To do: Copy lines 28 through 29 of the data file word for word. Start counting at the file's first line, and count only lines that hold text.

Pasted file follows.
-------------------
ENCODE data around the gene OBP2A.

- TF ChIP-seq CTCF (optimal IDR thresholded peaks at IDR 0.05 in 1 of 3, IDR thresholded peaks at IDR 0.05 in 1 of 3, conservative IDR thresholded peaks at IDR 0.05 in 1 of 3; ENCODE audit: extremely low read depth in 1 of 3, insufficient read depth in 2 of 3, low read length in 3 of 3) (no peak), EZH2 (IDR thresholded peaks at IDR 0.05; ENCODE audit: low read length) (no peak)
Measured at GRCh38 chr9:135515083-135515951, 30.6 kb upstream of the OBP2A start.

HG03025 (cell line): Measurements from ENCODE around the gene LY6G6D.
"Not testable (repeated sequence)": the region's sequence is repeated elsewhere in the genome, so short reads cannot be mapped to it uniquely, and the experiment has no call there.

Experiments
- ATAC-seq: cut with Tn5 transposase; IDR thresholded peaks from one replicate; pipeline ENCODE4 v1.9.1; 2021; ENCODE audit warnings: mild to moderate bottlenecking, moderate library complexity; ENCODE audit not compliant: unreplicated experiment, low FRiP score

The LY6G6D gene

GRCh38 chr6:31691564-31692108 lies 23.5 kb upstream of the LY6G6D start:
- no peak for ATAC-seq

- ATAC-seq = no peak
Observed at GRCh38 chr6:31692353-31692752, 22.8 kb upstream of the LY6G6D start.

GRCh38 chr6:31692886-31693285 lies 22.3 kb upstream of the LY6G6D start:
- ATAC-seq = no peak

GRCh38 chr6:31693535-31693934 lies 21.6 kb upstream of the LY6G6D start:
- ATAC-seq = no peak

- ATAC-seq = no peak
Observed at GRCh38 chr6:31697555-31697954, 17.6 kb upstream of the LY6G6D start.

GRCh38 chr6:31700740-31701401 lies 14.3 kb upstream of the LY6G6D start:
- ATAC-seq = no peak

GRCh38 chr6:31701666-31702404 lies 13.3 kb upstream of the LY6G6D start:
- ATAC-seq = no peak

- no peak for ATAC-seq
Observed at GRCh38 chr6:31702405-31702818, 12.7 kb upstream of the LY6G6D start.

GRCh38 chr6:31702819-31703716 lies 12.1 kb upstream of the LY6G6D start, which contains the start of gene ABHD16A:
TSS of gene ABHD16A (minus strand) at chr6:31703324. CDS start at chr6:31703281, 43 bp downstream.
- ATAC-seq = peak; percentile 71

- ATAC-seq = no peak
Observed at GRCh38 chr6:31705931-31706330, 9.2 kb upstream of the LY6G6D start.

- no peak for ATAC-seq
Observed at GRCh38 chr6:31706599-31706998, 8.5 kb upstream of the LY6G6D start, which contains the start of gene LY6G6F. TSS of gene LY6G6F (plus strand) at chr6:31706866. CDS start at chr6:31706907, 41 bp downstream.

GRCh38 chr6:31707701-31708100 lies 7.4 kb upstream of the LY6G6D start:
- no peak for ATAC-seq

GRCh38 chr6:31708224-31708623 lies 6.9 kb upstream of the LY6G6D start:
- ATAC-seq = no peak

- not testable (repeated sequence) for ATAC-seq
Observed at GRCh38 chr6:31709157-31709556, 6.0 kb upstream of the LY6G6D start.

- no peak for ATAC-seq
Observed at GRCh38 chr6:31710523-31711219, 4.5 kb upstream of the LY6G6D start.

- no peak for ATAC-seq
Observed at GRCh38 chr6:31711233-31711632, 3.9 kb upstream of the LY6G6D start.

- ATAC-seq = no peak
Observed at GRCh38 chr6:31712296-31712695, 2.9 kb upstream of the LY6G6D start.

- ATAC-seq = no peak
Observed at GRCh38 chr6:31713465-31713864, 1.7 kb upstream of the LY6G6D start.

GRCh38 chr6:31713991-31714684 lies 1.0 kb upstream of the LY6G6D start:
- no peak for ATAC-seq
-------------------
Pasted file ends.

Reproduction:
- ATAC-seq = no peak
Observed at GRCh38 chr6:31705931-31706330, 9.2 kb upstream of the LY6G6D start.